If your family lost its income tomorrow, how long could you survive? For many families, the answer is limited to a few weeks at best. For a Mormon, the answer might be in terms of months or even a year. Mormon is a nickname for members of The Church of Jesus Christ of Latter-day Saints.
The Mormon teaching to store food and other supplies is not a doomsday prepper commandment. Most Mormons anticipate using the things they store for more ordinary events, such as unemployment or illness. Some less common events, such as a flood or hurricane, might also bring about a need for stored food and water. This focus informs the way Mormons prepare for emergencies.
Mormons are encouraged to create a long-term storage of items that would sustain life in an emergency, such as flour, sugar, and water. Many basics, such as flour and rice, will keep for more than thirty years.Then, when they have the very basic essentials completed, they can begin building a longer-term and more interesting food storage. For this longer storage, many Mormons simply build up what they normally eat. By having a good supply stored away, they only have to buy on sale or in bulk, which cuts their costs and allows them to live less expensively.
This is important because Mormons are also taught to avoid debt and to live within their means. By keeping costs low, they can afford a few more luxuries or a little more storage. Living within your means is not a popular concept today, but it provides a powerful safety net in difficult times. When the budget is tight, it is much easier to live when there are no credit card bills and the home is modest. Mormons choose their expenditures wisely. This does not mean they live like pioneers, but they do keep in their minds what they can afford and what they really need.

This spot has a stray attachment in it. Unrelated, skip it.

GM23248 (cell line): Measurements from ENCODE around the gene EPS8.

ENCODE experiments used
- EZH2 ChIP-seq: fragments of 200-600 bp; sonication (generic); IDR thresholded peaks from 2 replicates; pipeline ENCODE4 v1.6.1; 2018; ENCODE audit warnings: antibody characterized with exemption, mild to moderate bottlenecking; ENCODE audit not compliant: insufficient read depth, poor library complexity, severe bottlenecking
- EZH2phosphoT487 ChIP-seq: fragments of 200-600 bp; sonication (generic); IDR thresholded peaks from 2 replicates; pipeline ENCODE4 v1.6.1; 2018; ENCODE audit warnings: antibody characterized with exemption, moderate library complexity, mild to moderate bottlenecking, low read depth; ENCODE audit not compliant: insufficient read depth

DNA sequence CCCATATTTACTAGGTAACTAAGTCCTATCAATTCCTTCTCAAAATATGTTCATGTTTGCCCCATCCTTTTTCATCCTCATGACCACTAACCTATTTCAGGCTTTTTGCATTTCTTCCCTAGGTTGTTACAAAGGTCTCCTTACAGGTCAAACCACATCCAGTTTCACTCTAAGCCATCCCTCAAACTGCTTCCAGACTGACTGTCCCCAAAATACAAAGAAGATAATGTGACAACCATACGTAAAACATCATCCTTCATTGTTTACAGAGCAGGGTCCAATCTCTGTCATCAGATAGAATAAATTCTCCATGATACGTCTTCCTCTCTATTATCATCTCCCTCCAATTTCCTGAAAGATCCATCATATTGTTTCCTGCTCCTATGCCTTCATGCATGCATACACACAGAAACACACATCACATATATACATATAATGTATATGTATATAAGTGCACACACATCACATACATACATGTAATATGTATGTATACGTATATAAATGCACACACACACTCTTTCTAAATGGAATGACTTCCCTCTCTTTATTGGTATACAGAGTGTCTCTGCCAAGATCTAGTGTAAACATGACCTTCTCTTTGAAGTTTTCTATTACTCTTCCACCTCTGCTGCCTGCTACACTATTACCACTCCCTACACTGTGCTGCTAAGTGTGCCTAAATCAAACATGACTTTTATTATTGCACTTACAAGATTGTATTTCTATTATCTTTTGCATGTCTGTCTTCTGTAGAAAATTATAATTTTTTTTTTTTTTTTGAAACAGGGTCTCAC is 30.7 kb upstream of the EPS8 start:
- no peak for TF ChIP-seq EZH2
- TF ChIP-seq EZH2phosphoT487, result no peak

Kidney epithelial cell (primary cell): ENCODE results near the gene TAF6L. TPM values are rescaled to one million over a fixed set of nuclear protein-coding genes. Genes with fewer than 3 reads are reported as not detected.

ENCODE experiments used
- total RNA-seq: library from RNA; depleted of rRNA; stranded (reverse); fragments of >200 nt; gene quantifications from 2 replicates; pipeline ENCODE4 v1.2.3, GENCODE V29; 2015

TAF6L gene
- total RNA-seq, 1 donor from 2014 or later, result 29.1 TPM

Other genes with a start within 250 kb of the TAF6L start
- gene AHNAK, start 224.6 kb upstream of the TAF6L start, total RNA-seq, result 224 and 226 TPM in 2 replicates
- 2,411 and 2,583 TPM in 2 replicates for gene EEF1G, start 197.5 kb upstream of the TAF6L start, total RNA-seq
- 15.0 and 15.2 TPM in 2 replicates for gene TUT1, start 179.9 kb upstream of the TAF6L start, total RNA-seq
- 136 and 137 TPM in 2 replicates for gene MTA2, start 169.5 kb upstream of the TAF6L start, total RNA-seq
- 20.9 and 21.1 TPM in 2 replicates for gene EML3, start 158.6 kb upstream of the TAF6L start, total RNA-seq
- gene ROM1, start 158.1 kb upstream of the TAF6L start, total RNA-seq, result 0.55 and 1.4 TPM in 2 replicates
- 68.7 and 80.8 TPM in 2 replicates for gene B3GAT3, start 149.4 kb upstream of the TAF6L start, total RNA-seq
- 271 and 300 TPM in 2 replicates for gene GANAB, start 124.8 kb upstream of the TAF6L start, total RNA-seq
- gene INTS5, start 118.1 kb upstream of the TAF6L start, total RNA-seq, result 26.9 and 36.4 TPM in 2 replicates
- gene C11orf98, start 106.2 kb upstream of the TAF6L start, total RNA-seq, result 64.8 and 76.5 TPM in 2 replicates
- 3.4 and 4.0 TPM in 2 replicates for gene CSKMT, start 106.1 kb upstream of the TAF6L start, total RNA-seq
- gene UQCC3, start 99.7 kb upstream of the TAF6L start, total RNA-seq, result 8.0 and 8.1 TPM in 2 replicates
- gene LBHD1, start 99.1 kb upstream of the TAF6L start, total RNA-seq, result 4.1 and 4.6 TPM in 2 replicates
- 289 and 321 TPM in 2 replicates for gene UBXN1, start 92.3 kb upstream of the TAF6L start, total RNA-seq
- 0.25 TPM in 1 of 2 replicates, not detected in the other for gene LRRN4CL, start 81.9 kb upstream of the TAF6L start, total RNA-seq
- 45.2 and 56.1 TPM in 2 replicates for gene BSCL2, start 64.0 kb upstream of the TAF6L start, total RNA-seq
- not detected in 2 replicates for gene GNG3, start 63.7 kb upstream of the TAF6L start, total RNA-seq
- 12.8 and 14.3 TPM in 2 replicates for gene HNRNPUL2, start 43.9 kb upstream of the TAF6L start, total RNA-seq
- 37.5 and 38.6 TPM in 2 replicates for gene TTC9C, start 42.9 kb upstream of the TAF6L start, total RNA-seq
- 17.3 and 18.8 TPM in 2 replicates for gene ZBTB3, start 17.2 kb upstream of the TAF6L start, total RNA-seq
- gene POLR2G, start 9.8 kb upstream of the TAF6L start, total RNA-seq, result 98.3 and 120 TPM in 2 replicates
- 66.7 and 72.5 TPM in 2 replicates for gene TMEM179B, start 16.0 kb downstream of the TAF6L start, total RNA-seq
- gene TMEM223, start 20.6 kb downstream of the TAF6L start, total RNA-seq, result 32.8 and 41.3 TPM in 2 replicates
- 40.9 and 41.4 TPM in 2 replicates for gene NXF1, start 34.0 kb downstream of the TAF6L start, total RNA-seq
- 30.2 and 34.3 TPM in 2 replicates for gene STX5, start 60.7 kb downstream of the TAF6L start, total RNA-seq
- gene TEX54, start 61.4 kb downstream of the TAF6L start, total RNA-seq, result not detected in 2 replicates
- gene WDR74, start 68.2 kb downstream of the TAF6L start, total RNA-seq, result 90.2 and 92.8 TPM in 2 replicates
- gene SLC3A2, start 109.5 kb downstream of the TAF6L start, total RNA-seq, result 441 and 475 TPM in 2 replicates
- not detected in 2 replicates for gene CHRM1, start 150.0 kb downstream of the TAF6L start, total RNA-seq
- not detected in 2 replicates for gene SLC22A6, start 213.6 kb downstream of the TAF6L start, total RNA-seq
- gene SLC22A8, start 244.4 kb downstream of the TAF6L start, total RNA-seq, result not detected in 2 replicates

To begin their food and supply storage, Mormons simply buy a few extra things each week. If they come into some extra money, they often use it to stock up a bit. They rotate what they buy so they will use the oldest food first and they don’t stock more than they can use before the expiration dates. They store water because in some nature emergencies, water is unavailable for several weeks.
Mormons also build a reasonable savings account for times of unemployment or unexpected expenses. This helps them avoid debt and allows them to take care of themselves when they are faced with unemployment.
Many Mormons also garden as a way to create a living food storage. The skills for storing food, gardening, budgeting, and preparing are taught in church classes. You can learn how to do this at no cost and without registering by going to Family Well-Being.
An important part of self-reliance is to be prepared to have a good career. Mormons are taught to get good educations, both formally and informally, and to develop the skills they need to obtain good employment. Many skills learned from church service, including public speaking, leadership, and organization, translate into job skills. The church runs a free literacy program for Mormons and non-Mormons both to help people learn to read well.
From time to time, a family is faced with a temporary trial that leaves them unable to provide for themselves, such as unemployment that runs a few months longer than the food storage. Each month, Mormons fast for twenty-four hours—a complete fast of no food or drink of any kind over two meals—and donate the money to a special fund called a fast offering. The bishop uses these funds to provide families with temporary food and shelter assistance. In exchange, members provide some volunteer service as their share of the payment. Participating in this way makes it easier for these families, so used to caring for themselves, to feel a sense of self-reliance. Although their volunteer service won’t cover the cost of the materials provided (no cash is given) they feel pride in knowing they did something for what they got.
Mormon self-reliance is an intelligent, balanced approach to making sure its members survive in challenging times.